When used in a LAN networking environment, the personal computer 20 is connected to the local network 51 through a network interface or adapter 53. When used in a WAN networking environment, the personal computer 20 typically includes a modem 54 or other means for establishing communications over the wide area network 52, such as the Internet. The modem 54, which may be internal or external, is connected to the system bus 23 via the serial port interface 46. In a networked environment, program modules depicted relative to the personal computer 20, or portions thereof, may be stored in the remote memory storage device. It will be appreciated that the network connections shown are exemplary and other means of establishing a communications link between the computers may be used.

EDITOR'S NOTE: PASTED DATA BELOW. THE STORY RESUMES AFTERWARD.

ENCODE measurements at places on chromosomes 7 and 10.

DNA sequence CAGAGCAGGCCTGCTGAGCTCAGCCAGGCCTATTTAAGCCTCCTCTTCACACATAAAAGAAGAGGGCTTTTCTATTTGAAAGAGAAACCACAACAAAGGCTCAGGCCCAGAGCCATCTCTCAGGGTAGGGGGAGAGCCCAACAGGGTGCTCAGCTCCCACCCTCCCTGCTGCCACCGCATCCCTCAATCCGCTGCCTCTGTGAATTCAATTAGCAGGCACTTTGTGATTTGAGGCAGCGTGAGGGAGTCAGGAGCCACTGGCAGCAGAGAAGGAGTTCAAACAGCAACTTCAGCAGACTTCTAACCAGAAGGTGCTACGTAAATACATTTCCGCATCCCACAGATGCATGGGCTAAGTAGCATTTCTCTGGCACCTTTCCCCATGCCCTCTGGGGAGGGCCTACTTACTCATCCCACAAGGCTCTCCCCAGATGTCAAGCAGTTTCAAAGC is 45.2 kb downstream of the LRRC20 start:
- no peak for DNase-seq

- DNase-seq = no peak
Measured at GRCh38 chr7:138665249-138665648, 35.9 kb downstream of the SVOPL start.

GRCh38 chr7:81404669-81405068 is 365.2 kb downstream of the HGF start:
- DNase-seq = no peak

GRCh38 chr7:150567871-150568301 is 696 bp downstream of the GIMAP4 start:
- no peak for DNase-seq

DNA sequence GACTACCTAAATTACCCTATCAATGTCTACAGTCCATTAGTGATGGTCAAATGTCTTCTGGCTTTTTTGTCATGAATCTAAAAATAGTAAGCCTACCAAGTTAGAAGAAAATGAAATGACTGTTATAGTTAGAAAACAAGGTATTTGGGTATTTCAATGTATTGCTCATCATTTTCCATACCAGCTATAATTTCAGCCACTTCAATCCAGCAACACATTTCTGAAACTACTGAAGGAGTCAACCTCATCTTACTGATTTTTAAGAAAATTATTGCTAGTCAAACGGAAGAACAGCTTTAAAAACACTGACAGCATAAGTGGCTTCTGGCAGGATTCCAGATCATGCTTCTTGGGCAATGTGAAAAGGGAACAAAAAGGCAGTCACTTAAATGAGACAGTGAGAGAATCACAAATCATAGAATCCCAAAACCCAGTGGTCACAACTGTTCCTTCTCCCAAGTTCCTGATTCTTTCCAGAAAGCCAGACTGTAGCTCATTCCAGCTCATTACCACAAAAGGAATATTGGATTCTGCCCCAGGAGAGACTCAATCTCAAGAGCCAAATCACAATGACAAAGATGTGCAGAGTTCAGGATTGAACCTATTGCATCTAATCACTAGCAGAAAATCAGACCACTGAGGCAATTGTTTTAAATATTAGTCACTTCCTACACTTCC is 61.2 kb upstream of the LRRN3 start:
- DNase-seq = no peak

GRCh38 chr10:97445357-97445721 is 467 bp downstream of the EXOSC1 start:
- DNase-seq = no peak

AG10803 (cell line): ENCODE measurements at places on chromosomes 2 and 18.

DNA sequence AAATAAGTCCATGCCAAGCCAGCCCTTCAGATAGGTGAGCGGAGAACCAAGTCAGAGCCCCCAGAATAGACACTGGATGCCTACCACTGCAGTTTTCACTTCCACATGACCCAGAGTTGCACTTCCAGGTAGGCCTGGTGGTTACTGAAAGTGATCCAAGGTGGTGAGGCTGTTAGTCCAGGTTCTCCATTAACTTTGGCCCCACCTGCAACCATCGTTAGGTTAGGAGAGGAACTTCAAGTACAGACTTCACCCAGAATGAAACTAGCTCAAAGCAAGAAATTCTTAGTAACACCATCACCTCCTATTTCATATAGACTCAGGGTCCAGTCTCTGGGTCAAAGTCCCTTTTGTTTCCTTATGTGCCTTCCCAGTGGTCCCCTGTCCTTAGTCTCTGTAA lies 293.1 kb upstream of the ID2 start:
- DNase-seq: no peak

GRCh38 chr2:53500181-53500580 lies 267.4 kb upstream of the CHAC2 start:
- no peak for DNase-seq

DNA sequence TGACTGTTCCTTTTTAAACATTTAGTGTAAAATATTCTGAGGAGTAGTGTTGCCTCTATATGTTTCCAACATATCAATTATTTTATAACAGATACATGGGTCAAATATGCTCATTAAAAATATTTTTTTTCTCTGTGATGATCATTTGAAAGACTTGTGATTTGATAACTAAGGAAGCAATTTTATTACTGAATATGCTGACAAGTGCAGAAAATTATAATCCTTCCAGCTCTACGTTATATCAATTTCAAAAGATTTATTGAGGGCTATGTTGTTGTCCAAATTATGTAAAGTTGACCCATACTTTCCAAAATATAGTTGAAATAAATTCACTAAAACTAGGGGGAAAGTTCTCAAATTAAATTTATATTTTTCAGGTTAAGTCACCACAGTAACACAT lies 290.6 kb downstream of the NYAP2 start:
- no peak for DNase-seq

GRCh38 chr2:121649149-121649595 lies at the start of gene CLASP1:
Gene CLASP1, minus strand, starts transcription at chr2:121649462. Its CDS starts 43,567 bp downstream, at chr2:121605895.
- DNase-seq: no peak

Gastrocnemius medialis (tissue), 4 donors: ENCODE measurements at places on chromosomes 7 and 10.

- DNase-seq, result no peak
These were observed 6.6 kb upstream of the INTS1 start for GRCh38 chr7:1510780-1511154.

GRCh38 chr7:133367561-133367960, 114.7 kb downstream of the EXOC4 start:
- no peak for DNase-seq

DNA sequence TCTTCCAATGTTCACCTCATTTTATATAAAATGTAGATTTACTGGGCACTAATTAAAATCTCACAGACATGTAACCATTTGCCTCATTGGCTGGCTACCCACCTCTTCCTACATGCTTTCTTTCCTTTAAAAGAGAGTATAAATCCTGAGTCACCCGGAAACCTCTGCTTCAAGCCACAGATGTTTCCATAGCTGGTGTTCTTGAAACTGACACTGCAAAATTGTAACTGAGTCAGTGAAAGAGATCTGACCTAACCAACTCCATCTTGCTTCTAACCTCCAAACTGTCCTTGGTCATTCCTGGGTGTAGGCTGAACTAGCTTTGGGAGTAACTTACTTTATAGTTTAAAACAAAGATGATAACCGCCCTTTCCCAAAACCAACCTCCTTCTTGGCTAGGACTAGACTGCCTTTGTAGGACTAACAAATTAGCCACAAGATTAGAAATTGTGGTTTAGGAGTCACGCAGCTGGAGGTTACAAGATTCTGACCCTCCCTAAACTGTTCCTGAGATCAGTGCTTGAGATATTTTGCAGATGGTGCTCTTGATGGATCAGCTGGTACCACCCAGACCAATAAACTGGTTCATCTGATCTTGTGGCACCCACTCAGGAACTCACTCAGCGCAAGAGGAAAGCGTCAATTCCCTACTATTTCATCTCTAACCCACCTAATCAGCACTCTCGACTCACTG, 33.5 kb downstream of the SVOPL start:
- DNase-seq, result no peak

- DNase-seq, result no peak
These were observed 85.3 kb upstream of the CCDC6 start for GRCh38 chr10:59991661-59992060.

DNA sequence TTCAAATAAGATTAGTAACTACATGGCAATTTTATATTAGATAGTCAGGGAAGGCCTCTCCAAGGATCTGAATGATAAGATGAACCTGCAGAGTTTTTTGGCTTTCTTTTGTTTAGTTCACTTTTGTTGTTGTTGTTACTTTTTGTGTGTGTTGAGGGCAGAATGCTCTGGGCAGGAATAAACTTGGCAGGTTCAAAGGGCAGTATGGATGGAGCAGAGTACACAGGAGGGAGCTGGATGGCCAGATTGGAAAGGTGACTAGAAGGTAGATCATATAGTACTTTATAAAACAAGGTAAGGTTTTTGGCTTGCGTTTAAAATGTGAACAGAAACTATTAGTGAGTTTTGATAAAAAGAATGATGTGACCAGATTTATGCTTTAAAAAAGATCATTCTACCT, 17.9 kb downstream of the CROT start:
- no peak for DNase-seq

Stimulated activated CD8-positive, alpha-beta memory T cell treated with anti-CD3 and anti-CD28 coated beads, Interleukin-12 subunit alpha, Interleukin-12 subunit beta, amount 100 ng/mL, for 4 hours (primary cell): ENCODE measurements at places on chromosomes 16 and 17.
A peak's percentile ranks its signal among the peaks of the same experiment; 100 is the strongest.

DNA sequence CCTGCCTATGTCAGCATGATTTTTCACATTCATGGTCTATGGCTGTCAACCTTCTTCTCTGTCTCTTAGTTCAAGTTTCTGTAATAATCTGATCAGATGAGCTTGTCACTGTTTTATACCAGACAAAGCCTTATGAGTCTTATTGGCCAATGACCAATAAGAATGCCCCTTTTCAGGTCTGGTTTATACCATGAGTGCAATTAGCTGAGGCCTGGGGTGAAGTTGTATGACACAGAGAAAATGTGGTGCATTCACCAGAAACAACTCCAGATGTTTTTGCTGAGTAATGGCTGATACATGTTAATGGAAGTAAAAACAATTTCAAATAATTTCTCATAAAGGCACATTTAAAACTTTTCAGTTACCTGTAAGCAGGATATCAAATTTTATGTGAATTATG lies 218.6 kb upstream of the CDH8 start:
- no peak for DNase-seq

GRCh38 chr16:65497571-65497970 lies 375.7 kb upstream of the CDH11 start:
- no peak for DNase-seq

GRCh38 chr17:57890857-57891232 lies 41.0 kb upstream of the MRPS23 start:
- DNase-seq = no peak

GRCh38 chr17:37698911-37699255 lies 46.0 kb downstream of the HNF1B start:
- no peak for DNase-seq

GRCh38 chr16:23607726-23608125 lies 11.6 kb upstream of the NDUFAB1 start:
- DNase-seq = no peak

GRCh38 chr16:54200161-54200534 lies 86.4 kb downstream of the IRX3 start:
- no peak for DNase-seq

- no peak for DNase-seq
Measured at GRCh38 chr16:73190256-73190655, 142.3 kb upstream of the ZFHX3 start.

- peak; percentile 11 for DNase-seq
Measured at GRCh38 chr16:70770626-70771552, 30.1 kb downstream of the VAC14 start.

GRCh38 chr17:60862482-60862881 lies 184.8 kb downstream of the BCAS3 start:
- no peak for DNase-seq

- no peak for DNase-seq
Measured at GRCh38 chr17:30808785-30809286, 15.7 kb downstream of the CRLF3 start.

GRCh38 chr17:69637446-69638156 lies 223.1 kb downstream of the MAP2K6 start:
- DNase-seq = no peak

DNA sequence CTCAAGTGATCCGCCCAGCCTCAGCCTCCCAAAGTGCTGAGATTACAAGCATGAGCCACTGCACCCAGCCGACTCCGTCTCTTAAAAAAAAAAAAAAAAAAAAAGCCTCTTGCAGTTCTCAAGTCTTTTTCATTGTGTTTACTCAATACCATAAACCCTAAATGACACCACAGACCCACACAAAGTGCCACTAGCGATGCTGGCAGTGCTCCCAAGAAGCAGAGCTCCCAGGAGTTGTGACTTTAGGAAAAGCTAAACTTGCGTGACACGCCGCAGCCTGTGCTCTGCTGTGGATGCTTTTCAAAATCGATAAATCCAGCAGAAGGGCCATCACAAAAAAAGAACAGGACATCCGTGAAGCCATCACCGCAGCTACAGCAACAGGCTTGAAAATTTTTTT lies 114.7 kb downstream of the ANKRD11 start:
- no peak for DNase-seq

Backup of System State
The present invention a system recovery framework for backup and restore that provides an extensibility mechanism, such as for third-party vendors to integrate into backup and restore programs. This framework defines a common process, environment, and syntax that allow vendors to easily integrate their programs into the system recovery process. As will be understood, authors of backup and restore applications may thus focus on the backup and restore features of their product, rather than dealing with creating environments or processes to run their programs. Also described is Automated System Recovery (ASR), an integrated mechanism for the backup and restoration of system state. The ASR mechanism provides a single coherent and structured mechanism for backing up and restoring system state. The ASR mechanism is further described in the copending United States patent application entitled, “Automated System Recovery via Backup and Restoration of System State,” assigned to the assignee of the present invention, filed concurrently herewith, and hereby incorporated by reference in its entirety.